Photo courtesy of thisweek@ucsandiego
First-Generation faculty member Becky Marquez, Assistant Professor of Behavioral Medicine, was one of three Panelists at a recent UC San Diego event entitled, “Failing Forward: Bouncing Back and Exploring Your Passions.” Dr. Marquez and co-panelists shared life experiences and advice with more than 140 students. Although paths through undergraduate (and eventually graduate and professional settings) were varied, the presenters agreed that reaching out for help and building supportive networks were vital tools for overcoming barriers. Further, Dr. Marquez noted that, "A lot of what leads to success is taking advantage of opportunities, and being willing to put yourself out there and take a risk." Thank you, Dr. Marquez, for sharing your insights with our many first-generation - and all - students!
Drs. Cinnamon Bloss
have recently published results of a research assessment, "Public Response to a "roposed Field Trial of Genetically Engineered Mosquitoes in the United States" in the
Journal of the American Medical Association (JAMA). Despite an increase in vector-borne diseases in the United States, there has been public opposition to novel vector control methods, particularly those that leverage advances in genetic engineering. In 2016, the US Food and Drug Administration (FDA) invited public comments on a draft environmental assessment for a proposed field trial of a genetically engineered mosquito (OX513A) designed to suppress wild-type Aedes aegypti mosquitoes, which can transmit diseases such as Zika, dengue, and chikungunya. Trials of OX513A in other countries have demonstrated reductions in numbers of A aegypti.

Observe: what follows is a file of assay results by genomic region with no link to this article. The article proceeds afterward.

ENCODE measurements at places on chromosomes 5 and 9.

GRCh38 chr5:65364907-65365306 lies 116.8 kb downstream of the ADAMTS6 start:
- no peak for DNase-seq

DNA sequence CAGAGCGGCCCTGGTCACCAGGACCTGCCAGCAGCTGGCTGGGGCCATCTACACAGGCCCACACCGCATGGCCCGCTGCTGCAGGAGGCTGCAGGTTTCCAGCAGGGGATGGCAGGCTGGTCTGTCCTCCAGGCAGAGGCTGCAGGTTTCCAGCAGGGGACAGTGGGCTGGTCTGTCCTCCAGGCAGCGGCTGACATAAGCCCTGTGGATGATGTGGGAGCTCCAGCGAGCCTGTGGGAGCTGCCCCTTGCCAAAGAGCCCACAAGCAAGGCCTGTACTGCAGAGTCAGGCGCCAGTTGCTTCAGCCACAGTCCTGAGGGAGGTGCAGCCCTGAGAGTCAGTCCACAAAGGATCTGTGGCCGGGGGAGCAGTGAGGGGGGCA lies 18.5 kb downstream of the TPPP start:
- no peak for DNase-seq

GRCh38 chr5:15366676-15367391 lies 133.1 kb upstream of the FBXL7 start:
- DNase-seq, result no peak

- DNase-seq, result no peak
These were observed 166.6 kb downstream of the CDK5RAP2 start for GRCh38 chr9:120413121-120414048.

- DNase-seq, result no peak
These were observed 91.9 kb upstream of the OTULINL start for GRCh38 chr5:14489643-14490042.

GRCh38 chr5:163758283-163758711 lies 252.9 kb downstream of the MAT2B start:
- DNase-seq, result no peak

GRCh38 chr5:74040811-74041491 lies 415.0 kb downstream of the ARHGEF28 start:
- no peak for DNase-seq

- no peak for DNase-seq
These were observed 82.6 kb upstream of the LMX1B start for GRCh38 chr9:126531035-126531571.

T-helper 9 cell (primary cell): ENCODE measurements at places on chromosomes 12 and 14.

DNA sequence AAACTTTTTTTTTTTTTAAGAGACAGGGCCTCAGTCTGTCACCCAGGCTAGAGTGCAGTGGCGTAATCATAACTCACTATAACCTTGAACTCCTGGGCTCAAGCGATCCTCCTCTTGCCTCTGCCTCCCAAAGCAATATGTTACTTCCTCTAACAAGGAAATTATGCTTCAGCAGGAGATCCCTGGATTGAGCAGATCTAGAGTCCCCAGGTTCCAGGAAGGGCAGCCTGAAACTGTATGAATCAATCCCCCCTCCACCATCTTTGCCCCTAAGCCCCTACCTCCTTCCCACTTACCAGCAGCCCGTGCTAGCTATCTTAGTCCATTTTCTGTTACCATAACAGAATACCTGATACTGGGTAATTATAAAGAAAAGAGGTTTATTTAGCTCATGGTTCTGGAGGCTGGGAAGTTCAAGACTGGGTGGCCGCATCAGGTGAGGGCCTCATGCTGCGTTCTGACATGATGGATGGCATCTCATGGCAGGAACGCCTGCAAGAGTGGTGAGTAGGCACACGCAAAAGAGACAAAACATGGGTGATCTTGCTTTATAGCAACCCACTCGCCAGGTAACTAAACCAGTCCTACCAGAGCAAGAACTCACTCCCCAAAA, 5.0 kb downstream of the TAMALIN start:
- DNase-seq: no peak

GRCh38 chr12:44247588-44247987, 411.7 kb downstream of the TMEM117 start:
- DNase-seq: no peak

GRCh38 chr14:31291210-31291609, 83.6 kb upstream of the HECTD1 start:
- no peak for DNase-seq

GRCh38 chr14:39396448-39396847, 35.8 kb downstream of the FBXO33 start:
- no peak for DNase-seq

Postdoctoral fellow Dr. Aladdin Shadyab, with guidance from his mentor, Dr. Andrea LaCroix (Professor and Chief of Epidemiology and a Senior Investigator at the Womens Health Initiative Clinical Coordinating Center), just published the results of a large prospective study of reproductive factors in relation to survival to age 90. The study, published online in Menopause, was the first to evaluate the association of reproductive factors with survival to a specific advanced age.